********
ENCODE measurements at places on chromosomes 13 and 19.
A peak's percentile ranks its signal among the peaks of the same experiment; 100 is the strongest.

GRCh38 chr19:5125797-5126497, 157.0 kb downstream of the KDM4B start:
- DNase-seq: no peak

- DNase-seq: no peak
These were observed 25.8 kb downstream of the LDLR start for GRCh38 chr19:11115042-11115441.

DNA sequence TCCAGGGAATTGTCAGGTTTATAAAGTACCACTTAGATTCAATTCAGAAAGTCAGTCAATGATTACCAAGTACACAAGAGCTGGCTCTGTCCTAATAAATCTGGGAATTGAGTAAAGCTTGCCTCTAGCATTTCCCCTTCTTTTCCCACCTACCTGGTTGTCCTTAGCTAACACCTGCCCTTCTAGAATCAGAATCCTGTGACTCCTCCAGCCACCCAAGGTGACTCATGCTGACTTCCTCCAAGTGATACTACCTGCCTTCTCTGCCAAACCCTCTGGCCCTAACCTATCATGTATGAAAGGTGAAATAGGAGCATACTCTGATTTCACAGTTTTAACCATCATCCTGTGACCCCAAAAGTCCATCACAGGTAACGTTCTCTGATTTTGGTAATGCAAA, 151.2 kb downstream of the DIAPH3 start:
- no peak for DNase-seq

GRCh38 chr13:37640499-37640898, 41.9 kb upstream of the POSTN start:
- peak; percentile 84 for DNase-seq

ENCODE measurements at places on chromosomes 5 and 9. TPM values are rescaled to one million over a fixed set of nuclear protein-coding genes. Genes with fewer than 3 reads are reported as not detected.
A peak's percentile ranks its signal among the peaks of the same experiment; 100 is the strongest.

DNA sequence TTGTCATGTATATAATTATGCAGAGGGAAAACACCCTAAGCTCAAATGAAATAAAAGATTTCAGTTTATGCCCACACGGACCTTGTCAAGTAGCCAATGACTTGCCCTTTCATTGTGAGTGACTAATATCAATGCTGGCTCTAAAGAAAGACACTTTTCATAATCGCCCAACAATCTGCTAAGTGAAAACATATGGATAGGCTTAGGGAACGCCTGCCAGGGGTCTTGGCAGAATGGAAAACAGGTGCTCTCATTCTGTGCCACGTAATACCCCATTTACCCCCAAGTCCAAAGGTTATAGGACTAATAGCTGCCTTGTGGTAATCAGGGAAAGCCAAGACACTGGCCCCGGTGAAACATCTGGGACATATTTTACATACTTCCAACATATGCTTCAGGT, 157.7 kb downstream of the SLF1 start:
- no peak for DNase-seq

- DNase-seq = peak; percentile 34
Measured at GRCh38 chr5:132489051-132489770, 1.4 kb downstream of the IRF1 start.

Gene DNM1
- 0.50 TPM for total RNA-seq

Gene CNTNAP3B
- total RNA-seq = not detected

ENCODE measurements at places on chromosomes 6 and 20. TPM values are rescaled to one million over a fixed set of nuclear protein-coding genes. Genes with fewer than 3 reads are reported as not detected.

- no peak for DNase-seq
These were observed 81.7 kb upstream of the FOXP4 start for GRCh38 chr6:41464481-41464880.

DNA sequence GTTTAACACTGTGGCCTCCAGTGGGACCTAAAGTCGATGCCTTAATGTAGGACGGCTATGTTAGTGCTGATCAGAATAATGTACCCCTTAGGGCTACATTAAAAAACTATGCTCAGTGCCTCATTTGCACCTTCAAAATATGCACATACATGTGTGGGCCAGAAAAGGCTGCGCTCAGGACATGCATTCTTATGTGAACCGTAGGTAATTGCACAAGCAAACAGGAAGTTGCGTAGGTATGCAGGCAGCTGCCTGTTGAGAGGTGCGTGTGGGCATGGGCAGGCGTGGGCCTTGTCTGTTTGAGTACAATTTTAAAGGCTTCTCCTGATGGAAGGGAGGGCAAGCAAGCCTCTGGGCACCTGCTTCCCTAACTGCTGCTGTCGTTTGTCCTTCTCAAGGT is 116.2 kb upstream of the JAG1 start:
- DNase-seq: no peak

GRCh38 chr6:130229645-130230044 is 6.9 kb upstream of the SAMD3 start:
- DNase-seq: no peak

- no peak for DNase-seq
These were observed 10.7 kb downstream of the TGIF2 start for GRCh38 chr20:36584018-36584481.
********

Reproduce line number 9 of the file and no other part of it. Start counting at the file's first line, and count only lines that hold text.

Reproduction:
GRCh38 chr13:37640499-37640898, 41.9 kb upstream of the POSTN start: